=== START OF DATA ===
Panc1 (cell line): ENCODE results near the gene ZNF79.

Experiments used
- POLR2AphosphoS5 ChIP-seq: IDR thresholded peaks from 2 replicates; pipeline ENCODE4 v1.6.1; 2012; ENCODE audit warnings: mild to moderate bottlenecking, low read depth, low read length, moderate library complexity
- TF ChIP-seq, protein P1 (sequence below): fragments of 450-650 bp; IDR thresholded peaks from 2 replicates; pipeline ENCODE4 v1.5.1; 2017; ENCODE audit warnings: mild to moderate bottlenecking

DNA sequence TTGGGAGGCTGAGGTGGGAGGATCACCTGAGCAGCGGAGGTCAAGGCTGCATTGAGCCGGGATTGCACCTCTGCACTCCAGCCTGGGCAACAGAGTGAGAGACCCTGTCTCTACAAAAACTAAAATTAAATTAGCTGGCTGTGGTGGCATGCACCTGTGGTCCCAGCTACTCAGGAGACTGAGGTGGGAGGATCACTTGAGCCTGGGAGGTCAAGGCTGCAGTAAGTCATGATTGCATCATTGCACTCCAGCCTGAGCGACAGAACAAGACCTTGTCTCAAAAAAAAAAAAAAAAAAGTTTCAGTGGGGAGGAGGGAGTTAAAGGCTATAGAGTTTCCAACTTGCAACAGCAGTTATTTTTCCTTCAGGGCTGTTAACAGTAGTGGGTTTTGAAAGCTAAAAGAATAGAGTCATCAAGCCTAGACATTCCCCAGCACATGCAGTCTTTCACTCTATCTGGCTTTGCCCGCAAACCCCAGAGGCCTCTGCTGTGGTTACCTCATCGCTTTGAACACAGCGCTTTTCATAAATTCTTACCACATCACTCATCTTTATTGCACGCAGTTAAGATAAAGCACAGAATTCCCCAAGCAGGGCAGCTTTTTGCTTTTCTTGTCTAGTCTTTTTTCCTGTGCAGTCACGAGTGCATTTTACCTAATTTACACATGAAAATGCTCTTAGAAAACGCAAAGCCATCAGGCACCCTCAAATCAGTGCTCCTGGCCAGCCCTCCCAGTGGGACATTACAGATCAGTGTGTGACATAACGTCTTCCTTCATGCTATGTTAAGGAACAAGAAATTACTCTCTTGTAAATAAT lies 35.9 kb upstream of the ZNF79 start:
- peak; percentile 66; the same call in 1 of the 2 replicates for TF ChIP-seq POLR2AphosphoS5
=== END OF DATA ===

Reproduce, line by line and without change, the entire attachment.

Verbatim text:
Panc1 (cell line): ENCODE results near the gene ZNF79.

Experiments used
- POLR2AphosphoS5 ChIP-seq: IDR thresholded peaks from 2 replicates; pipeline ENCODE4 v1.6.1; 2012; ENCODE audit warnings: mild to moderate bottlenecking, low read depth, low read length, moderate library complexity
- TF ChIP-seq, protein P1 (sequence below): fragments of 450-650 bp; IDR thresholded peaks from 2 replicates; pipeline ENCODE4 v1.5.1; 2017; ENCODE audit warnings: mild to moderate bottlenecking

DNA sequence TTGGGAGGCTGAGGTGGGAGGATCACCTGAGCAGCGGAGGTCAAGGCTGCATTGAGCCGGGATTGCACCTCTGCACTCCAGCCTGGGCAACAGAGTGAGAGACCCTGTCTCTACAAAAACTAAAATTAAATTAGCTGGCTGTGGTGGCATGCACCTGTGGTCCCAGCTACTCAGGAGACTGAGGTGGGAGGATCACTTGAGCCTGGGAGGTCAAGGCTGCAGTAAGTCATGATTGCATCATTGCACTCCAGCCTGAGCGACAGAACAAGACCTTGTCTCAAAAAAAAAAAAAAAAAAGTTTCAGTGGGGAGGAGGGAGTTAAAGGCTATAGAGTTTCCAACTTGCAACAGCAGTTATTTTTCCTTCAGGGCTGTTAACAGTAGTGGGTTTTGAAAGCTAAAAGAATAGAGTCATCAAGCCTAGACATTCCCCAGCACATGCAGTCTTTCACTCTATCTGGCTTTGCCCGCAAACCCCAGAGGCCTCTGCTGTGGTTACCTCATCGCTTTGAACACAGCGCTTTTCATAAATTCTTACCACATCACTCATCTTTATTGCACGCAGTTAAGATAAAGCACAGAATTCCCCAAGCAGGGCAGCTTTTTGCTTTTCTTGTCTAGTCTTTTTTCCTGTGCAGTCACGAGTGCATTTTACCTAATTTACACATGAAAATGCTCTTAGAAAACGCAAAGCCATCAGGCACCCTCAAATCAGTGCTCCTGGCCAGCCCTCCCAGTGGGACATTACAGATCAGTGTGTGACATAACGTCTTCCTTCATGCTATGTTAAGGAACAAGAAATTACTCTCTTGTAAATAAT lies 35.9 kb upstream of the ZNF79 start:
- peak; percentile 66; the same call in 1 of the 2 replicates for TF ChIP-seq POLR2AphosphoS5